The name was borne by a semi-legendary 4th-century saint and martyr from Alexandria who was tortured on a spiked wheel. The saint was initially venerated in Syria, and returning crusaders introduced the name to Western Europe. It has been common in England since the 12th century in many different spellings, with Katherine and Catherine becoming standard in the later Middle Ages.

Famous bearers of the name include Catherine of Siena, a 14th-century mystic, and Catherine de' Medici, a 16th-century French queen. It was also borne by three of Henry VIII's wives, including Katherine of Aragon, and by two empresses of Russia, including Catherine the Great.

KATJA

Gender: Feminine

Usage: German, Swedish, Norwegian, Danish, Dutch, Slovene

Pronounced: KAHT-yah (German, Dutch)

Rating: 10% based on 2 votes

German, Scandinavian, Dutch and Slovene form of KATYA

LAURENCE (1)

Gender: Masculine

Usage: English

Pronounced: LAWR-ənts

Rating: 80% based on 3 votes

From the Roman cognomen Laurentius, which meant "from Laurentum". Laurentum was a city in ancient Italy, its name probably deriving from Latin laurus "laurel". Saint Laurence was a 3rd-century deacon and martyr from Rome. According to tradition he was roasted alive on a gridiron because, when ordered to hand over the church's treasures, he presented the sick and poor. Due to the saint's popularity, the name came into general use in the Christian world (in various spellings).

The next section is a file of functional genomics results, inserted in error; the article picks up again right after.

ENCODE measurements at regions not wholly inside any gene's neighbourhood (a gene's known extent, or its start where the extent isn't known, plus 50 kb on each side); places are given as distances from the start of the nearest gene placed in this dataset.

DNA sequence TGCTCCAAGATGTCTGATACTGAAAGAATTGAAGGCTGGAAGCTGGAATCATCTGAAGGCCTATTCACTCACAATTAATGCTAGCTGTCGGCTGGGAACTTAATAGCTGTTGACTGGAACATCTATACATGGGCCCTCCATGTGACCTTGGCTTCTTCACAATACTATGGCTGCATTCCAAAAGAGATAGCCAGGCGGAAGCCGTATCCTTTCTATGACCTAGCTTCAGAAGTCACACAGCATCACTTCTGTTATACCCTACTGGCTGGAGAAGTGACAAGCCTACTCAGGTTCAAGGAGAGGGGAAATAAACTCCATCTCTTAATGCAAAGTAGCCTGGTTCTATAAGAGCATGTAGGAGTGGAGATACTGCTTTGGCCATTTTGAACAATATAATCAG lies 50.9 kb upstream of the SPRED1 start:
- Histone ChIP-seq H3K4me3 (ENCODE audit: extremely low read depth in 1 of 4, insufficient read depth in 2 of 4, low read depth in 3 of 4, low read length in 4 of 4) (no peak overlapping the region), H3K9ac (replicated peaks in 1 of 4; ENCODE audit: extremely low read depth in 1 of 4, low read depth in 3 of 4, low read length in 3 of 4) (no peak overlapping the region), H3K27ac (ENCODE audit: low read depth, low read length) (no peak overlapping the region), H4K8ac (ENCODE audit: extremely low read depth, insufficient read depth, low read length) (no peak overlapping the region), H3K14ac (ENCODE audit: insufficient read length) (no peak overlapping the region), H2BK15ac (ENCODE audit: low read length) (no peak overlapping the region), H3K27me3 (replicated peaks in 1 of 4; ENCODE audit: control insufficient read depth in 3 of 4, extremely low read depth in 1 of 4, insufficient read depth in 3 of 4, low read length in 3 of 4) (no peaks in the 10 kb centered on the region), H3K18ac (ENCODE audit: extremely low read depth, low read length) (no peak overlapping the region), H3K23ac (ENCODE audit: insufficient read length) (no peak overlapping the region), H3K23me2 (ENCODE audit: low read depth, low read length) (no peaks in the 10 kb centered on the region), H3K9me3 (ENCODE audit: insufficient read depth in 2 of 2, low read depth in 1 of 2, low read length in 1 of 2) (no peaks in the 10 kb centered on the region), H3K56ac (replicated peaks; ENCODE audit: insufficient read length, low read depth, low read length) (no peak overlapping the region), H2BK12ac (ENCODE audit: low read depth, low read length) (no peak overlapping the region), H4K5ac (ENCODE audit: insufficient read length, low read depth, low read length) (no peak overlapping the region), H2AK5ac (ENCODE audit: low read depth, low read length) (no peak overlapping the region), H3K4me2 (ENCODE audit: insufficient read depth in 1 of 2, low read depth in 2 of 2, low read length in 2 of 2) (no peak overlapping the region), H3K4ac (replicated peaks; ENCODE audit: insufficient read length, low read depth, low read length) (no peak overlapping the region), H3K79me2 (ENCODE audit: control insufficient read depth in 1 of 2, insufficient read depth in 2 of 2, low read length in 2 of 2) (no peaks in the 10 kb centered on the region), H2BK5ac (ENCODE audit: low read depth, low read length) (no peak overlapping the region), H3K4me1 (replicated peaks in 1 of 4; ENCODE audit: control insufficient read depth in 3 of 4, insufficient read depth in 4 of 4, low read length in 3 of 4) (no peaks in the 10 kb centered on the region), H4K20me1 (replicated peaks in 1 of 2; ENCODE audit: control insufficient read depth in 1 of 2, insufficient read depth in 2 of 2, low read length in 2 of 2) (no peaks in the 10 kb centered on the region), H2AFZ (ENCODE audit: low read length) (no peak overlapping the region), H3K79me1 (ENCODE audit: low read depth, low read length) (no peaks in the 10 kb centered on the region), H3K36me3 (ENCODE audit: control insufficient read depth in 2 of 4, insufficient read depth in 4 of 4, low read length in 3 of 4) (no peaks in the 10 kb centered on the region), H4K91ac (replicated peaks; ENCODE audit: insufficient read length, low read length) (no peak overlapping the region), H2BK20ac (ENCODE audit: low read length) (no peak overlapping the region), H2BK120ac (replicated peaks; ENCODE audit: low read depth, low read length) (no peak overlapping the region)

In the Middle Ages this name was common in England, partly because of a second saint by this name, a 7th-century archbishop of Canterbury. Likewise it has been common in Ireland due to the 12th-century Saint Laurence O'Toole (whose real name was Lorcán). Since the 19th century the spelling Lawrence has been more common, especially in America. A famous bearer was the British actor Laurence Olivier (1907-1989).

LUKAS

Gender: Masculine

Usage: German, Swedish, Norwegian, Danish, Lithuanian

Pronounced: LOO-kahs (German)

Rating: 43% based on 3 votes

German, Scandinavian and Lithuanian form of LUKE

LUNA

Gender: Feminine

Usage: Roman Mythology

Rating: 27% based on 3 votes

Means "the moon" in Latin. Luna was the Roman goddess of the moon, frequently depicted driving a white chariot through the sky.

MATTHIAS

Gender: Masculine

Usage: Greek, German, Swedish, Norwegian, Danish, French, Dutch, Biblical, Biblical Latin, Biblical Greek

Other Scripts: Ματθιας (Greek)

Pronounced: mah-TEE-ahs (German), mə-THIE-əs (English)

Rating: 47% based on 7 votes

Variant of Matthaios (see MATTHEW) which appears in the New Testament as the name of the apostle chosen to replace the traitor Judas Iscariot. This was also the name of kings of Hungary, including Matthias I who made important reforms to the kingdom in the 15th century.

OPHÉLIE

Gender: Feminine

Usage: French

Pronounced: o-fay-LEE

Rating: 60% based on 1 vote

French form of OPHELIA

PAUL

Gender: Masculine

Usage: English, French, German, Dutch, Swedish, Norwegian, Danish, Romanian, Biblical

Pronounced: PAWL (English), POL (French), POWL (German)

Rating: 62% based on 9 votes